The View from No 50

 

 

 

 

May 2010

K P Bonney & Co

Chartered Accountants and

Chartered Tax Advisers

50 Cleasby Road  Menston

Ilkley  LS29 6JA

Tel:  01943 870933

Fax:  01943 870925

Email:  keith@kpbonney.co.uk

www.kpbonney.co.uk

 

 


TIME TO PAYE UP

 

Up until now small employers have generally been able to pay PAYE late without incurring a penalty.  With effect from 2010/11 all employers who fail to pay their PAYE on time will have to pay a penalty.

 

The first late payment in the year is penalty free.

 

The second late payment attracts a penalty of 1% of the late payment.

 

The third late payment attracts a penalty of 2% and so on up to 4%.

 

There is also a penalty of 5% for any PAYE paid more than six months late and a further 5% penalty for PAYE paid more than twelve months late.

 

Our Advice: At these rates it is cheaper to borrow from the bank than HMRC so our advice is to pay on time.

 

As cheques are subject to the vagaries of the postal system it is better to make payment by electronic means if possible.

 

If you are having difficulty making your PAYE payment contact the Business Payment Support Service (0845 302 1435) before the tax falls due for payment.  If you can agree a payment arrangement and stick to it you will not be charged penalties.

 

 

HMRC USING DATA FROM LAND REGISTRY

 

HMRC is actively using information received from the Land Registry to check the accuracy of tax returns filed by property owners.

 

The disposal of one’s main residence is usually exempt from tax but other sales such as second homes and buy to let properties may be subject to capital gains tax.

 

And it might be worse than that.  If you buy a property with a view to selling it on, as opposed to owning it as an investment, you could be chargeable to income tax rather than capital gains tax on your profit.  That could result in a massive increase in your tax bill.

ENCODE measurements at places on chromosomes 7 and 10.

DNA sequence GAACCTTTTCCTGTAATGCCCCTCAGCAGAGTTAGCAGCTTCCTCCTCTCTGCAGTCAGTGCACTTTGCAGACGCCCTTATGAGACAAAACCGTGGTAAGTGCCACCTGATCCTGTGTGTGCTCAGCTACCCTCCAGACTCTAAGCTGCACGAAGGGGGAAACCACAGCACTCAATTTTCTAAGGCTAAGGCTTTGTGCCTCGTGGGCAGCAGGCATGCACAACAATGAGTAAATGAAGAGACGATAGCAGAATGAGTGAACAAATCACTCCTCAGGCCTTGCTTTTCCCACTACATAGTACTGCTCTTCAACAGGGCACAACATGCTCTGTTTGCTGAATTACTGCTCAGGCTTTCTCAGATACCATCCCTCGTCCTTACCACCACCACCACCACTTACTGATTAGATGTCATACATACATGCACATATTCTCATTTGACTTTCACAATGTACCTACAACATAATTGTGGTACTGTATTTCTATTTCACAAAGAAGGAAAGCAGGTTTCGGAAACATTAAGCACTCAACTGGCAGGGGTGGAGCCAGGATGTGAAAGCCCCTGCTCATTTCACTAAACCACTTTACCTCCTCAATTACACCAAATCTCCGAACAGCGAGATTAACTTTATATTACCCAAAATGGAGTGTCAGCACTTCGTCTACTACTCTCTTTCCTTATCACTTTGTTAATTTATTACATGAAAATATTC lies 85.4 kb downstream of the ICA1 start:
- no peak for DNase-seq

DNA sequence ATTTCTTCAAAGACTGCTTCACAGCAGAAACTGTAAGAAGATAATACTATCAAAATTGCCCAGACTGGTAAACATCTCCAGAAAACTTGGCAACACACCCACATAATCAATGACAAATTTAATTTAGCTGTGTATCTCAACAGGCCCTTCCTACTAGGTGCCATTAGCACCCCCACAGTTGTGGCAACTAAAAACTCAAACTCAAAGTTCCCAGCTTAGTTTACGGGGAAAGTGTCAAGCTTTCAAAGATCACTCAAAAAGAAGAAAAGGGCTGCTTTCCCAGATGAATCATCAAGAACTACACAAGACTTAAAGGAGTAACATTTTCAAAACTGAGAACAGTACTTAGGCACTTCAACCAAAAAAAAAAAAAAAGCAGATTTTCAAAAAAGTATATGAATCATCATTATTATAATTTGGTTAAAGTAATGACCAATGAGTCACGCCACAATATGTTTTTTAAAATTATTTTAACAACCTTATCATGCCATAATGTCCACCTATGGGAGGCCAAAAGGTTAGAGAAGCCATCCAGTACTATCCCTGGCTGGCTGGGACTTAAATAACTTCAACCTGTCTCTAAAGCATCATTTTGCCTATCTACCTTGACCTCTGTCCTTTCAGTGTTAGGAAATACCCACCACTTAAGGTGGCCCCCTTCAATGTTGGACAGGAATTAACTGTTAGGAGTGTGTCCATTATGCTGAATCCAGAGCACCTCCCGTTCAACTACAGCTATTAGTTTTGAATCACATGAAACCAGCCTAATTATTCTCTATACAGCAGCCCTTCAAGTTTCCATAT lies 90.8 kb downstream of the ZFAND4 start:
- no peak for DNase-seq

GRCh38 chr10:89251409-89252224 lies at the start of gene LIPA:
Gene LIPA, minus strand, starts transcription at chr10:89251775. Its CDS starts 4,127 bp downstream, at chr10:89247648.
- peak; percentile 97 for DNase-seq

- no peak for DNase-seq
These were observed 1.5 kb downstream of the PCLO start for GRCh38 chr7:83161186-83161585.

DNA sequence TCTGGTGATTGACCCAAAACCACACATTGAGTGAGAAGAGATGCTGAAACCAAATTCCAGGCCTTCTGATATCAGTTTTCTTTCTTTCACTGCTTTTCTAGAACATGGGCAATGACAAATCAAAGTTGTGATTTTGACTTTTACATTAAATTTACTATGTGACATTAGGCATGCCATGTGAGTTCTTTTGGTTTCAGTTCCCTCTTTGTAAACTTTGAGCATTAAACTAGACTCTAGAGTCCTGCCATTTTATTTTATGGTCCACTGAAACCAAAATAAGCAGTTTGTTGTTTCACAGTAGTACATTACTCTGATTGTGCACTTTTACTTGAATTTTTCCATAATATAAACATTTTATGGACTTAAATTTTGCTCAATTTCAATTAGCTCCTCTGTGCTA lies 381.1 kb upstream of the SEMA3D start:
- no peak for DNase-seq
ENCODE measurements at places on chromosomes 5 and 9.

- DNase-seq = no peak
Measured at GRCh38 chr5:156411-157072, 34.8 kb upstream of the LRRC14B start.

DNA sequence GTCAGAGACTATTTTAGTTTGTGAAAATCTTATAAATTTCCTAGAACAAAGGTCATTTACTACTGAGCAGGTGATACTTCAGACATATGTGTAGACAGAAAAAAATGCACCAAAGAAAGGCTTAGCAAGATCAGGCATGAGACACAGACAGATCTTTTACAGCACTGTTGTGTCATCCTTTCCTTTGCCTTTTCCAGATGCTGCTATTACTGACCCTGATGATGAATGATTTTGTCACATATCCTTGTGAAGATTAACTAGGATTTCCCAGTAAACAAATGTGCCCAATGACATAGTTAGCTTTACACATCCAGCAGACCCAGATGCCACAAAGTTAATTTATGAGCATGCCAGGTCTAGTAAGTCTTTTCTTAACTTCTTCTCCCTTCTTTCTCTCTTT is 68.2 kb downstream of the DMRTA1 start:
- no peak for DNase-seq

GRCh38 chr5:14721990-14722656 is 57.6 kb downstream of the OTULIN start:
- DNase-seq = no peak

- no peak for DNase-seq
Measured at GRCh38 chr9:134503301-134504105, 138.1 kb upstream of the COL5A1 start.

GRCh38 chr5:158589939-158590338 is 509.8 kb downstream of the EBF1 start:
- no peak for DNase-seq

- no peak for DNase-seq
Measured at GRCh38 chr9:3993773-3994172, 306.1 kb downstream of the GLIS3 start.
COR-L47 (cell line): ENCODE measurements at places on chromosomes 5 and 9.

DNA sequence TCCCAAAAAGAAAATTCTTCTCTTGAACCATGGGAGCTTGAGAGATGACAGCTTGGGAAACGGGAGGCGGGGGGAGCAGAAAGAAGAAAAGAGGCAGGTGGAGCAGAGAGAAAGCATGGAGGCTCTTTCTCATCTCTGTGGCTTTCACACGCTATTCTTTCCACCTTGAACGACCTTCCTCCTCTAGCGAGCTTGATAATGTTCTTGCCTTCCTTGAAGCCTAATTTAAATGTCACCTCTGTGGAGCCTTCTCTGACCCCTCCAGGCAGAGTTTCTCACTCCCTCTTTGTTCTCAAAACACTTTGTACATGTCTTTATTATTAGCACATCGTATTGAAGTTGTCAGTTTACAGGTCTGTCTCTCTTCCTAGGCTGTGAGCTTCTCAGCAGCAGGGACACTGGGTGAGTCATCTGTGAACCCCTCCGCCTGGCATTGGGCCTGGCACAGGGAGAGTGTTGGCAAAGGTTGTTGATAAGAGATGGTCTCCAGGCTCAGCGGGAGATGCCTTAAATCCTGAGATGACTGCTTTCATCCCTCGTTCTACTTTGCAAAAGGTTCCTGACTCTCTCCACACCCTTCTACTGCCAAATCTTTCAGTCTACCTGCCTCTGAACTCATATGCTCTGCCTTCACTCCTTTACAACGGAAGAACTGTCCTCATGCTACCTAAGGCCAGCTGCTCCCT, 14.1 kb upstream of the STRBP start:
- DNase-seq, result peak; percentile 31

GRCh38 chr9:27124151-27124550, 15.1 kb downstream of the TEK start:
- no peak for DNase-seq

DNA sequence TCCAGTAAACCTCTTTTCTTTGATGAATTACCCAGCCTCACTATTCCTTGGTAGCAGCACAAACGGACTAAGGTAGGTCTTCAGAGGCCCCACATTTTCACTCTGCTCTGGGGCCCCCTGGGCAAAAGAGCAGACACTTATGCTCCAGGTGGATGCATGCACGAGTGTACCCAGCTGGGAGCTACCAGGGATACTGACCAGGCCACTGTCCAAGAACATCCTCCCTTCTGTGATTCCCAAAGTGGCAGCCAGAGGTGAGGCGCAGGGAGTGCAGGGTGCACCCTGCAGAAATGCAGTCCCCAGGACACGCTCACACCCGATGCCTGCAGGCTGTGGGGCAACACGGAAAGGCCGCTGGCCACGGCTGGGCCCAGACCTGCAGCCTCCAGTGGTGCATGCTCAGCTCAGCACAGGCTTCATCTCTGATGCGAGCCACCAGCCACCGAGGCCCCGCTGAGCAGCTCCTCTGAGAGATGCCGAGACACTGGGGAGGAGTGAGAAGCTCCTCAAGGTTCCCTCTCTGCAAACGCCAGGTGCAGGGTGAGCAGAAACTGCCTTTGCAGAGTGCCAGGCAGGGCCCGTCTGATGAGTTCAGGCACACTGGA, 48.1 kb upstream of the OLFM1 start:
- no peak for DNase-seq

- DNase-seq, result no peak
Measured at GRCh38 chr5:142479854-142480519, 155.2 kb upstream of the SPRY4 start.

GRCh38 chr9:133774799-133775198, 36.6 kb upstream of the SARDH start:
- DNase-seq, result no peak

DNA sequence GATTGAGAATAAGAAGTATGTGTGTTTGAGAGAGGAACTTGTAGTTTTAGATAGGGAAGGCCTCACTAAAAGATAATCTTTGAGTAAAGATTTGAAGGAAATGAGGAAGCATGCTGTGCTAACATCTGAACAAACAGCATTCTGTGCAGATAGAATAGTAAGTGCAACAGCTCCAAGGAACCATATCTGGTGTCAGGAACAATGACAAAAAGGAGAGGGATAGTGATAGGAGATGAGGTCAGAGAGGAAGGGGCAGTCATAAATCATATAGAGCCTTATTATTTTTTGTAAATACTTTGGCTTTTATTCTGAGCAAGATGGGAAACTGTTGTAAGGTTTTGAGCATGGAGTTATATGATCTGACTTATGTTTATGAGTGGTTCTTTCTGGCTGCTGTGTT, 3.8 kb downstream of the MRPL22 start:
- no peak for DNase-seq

To rub salt in to the wounds HMRC will seek a tax geared penalty for failure to disclose the profit.

 

Indeed when you have paid your tax and your penalty you might not have a profit at all.

 

Our Advice:  If you have sold an interest in land and have made a taxable profit and have not disclosed the profit on your return you should consider making an unprompted disclosure now before HMRC opens an enquiry.  Properly managed, an unprompted disclosure can secure a penalty outcome of nil.

 

 

THE HAZEL BLEARS TAX PAYMENT PRETENCE?

 

Remember her waving around that tax cheque in front of the television cameras?

 

According to the media she had flipped her second home and made a capital gain.

 

Of course the purpose of the gesture was to make Joe Public think she was coming clean and paying her tax.  On that level the gesture probably worked.

 

But did she really come clean?

 

And had she made a taxable gain in any event?

 

The truth is we just don’t know.

 

Self assessment works like this.  You file a tax return.  The return is in effect a self billing invoice.   You are saying to the tax man this is the amount of tax I owe.

 

If you then pay the tax man more than the amount shown to be due by your return he holds that money on your self assessment account and either applies it against your next return or repays it to you.

 

So the real question is did Hazel file an amended tax return to declare her previously undeclared capital gain?  If not, then by now she has probably got her money back.

 

We shall never know.

 

But the real irony is this.  In flipping her second home Hazel took advantage of a planning technique which is so well known and practised that it is endorsed in the HMRC Capital Gains Tax Manual.  You might consider it morally wrong but it is legal.  The only reason for Hazel to pay the tax would be if she or her accountant messed up and failed to make the right elections.   So is that the answer?  Someone messed up?  Unlikely.